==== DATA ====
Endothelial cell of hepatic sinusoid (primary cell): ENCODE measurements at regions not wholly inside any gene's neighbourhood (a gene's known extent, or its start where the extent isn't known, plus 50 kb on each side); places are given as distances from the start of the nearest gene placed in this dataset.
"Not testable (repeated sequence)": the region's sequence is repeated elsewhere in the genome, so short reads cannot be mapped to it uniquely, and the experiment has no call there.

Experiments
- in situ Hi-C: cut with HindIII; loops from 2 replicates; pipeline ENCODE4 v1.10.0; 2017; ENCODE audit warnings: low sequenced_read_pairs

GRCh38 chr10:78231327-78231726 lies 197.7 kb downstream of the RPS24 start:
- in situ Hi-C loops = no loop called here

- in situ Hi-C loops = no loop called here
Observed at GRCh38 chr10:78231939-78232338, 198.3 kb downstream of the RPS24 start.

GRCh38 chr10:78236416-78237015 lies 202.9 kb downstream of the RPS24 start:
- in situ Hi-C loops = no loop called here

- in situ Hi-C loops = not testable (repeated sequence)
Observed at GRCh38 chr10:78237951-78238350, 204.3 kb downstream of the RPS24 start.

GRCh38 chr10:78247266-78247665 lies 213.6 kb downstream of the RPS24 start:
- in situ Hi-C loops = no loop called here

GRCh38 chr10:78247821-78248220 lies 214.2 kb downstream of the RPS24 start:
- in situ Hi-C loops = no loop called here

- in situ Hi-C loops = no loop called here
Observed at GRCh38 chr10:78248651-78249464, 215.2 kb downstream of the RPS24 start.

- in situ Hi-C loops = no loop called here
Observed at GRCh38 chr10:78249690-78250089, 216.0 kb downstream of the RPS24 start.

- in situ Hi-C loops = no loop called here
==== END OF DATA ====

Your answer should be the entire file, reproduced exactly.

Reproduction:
Endothelial cell of hepatic sinusoid (primary cell): ENCODE measurements at regions not wholly inside any gene's neighbourhood (a gene's known extent, or its start where the extent isn't known, plus 50 kb on each side); places are given as distances from the start of the nearest gene placed in this dataset.
"Not testable (repeated sequence)": the region's sequence is repeated elsewhere in the genome, so short reads cannot be mapped to it uniquely, and the experiment has no call there.

Experiments
- in situ Hi-C: cut with HindIII; loops from 2 replicates; pipeline ENCODE4 v1.10.0; 2017; ENCODE audit warnings: low sequenced_read_pairs

GRCh38 chr10:78231327-78231726 lies 197.7 kb downstream of the RPS24 start:
- in situ Hi-C loops = no loop called here

- in situ Hi-C loops = no loop called here
Observed at GRCh38 chr10:78231939-78232338, 198.3 kb downstream of the RPS24 start.

GRCh38 chr10:78236416-78237015 lies 202.9 kb downstream of the RPS24 start:
- in situ Hi-C loops = no loop called here

- in situ Hi-C loops = not testable (repeated sequence)
Observed at GRCh38 chr10:78237951-78238350, 204.3 kb downstream of the RPS24 start.

GRCh38 chr10:78247266-78247665 lies 213.6 kb downstream of the RPS24 start:
- in situ Hi-C loops = no loop called here

GRCh38 chr10:78247821-78248220 lies 214.2 kb downstream of the RPS24 start:
- in situ Hi-C loops = no loop called here

- in situ Hi-C loops = no loop called here
Observed at GRCh38 chr10:78248651-78249464, 215.2 kb downstream of the RPS24 start.

- in situ Hi-C loops = no loop called here
Observed at GRCh38 chr10:78249690-78250089, 216.0 kb downstream of the RPS24 start.

- in situ Hi-C loops = no loop called here